Wednesday, January 8, 2014

Best Games of 2013 (Eric)

Well.....   about time I write a blog post, eh?  Life kinda got away from me the end of last year - serious operations for our dog and work stress and everything else just made this here bloggy thing a little less of a priority.  But from prompting of my co-blogger, Daryl, I think it's time I get back in the swing of things.

So without further ado, since I did still play some stellar games last year, here are some of my favourites which hopefully will receive a review or two in the future (maybe not a top 10 like Daryl, as he tends to play a breadth of games whereas I stick with what I like).  I preface my list with the usual warning that I have not played a 10th, a 100th even of the games that were released last year so I don't claim this list to be comprehensive.  At all.  But I know what I like, and here it is:

Favourite Board Game of 2013 - Relic Runners, designed by Matthew Dunstan

In the past few years, the board game industry and many designers seem to be re-hashing the same old mechanics in a lot of new games with some good and many mediocre results.  So when I played Relic Runners for the first time, it felt like a breath of very fresh air.  Sure there's a technology track and endgame bonuses and networks to be built but how everything is implemented and fits together feels wholly original and very, very, very developed by Days of Wonder.  But what makes the game so good to me is how simply and brilliantly it transforms from movement and exploration in the early and mid-game to a race for the relics in the end game that feels so wholly different but entirely appropriate.  For such a simple family strategy game, nothing I've played this year has provided such a thematic and narrative arc to its gameplay.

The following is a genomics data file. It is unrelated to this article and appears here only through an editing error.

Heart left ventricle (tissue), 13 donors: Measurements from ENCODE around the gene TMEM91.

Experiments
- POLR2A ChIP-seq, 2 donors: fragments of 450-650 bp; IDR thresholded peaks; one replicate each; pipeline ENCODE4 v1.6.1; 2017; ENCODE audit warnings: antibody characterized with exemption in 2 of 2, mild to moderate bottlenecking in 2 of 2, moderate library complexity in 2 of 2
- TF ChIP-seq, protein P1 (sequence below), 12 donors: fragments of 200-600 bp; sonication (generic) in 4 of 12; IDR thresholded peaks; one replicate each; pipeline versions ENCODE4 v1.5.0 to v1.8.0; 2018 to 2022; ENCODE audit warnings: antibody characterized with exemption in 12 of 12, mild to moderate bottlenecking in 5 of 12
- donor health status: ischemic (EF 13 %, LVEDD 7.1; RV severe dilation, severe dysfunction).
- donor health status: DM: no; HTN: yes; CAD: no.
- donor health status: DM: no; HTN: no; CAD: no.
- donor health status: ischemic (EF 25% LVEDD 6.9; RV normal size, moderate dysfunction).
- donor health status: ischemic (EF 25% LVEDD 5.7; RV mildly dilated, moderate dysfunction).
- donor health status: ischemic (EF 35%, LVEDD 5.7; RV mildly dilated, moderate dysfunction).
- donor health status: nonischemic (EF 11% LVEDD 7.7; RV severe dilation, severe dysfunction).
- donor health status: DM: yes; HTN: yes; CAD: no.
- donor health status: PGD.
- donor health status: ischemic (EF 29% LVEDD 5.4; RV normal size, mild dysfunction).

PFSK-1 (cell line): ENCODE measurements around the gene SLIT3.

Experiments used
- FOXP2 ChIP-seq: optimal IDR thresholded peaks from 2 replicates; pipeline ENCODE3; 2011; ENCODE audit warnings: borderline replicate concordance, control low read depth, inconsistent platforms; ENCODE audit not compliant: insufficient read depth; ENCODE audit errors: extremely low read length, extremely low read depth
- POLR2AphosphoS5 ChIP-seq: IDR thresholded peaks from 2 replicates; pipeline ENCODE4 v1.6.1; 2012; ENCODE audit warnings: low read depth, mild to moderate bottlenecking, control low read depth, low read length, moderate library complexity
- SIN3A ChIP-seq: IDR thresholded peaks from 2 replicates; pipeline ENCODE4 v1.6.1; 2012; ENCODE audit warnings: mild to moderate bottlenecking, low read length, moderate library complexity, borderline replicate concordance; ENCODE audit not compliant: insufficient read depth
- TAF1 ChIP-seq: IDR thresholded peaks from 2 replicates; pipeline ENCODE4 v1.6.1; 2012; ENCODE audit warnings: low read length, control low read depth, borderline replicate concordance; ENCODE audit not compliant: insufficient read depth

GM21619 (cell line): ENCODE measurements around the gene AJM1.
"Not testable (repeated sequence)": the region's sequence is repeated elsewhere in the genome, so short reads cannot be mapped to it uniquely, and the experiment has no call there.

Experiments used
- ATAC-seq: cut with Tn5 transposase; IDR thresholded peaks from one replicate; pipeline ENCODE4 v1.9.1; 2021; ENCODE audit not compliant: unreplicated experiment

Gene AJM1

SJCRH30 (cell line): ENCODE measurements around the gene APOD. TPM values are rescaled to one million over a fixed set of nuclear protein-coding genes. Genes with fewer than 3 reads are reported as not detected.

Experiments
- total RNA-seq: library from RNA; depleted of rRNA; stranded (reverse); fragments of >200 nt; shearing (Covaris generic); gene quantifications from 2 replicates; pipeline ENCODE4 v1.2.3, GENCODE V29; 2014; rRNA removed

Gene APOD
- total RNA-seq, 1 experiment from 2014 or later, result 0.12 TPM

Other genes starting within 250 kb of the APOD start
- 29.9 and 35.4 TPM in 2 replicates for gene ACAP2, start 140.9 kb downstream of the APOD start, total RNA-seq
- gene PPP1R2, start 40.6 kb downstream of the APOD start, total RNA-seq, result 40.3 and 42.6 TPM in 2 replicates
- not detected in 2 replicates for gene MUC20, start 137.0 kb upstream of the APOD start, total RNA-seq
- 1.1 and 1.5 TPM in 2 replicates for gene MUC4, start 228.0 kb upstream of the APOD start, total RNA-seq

I could go on and on about the positives of RR (board and tile variation each game, hidden points till the end, long-term strategies, plays in under 60 minutes EVERY TIME!) but perhaps I should save it for a full and glowing review.  This may not be my most played game this year but, in my opinion, it is the most well-developed and original strategy game I've seen in the past 12 months.  It also happens to have the nicest damn pieces of any game I've seen in years, totally justifying the higher-than-usual price point.


Cinque Terre, designed by Chris Handy

Anyone who has read this blog previously knows that I enjoy the simple rummy-style card play and hidden goals of Ticket To Ride and the pick-up-and-deliver systems in a game like Age of Steam.  Cinque Terre simply and elegantly puts the two together in wonderfully colorful way. Collect fruit cards, trade in for fruits, deliver for points, complete contracts, rinse and repeat.  Although there are some quirks that should bug me about this game - action point AP in each turn, hidden contract rules slightly more complicated than they need to be, not too many strategies to explore - they all seem to be minor when balanced against the genuinely enjoyable and mildly puzzle-y gameplay.  This has probably been the most played game for us all year because it's fairly easy-to-teach and, well, we all just kept wanting to play it again and again.  Also, as a bonus, its scales really well from 2-5.  If you enjoy Ticket To Ride as much as I do, this game will be a hit with you.

Palaces of Carrara, designed by Kramer and Kiesling

It was clear to me after the lovely Asara in 2012 that Kramer and Kiesling are kind of an unstoppable duo (Kramer's been going for decades!)  Much like Asara, the mechanics in this Euro have all been done before but it still feels totally fresh.  Resources are bought, resources become buildings, and buildings score points.  Pretty standard stuff.  However, allowing people to decide when and what they score, the clever market mechanism, and the variety of endgame cards in the full game (the only way to play) elevate this game to greatness.  And while playing, the game is constantly giving you that same feeling that you get when you find that great deal at Ikea.  "Start the car.  START THE CAR!!!"

Tzolk'in:  The Mayan Calendar, designed by Simone Luciani and Daniele Tascini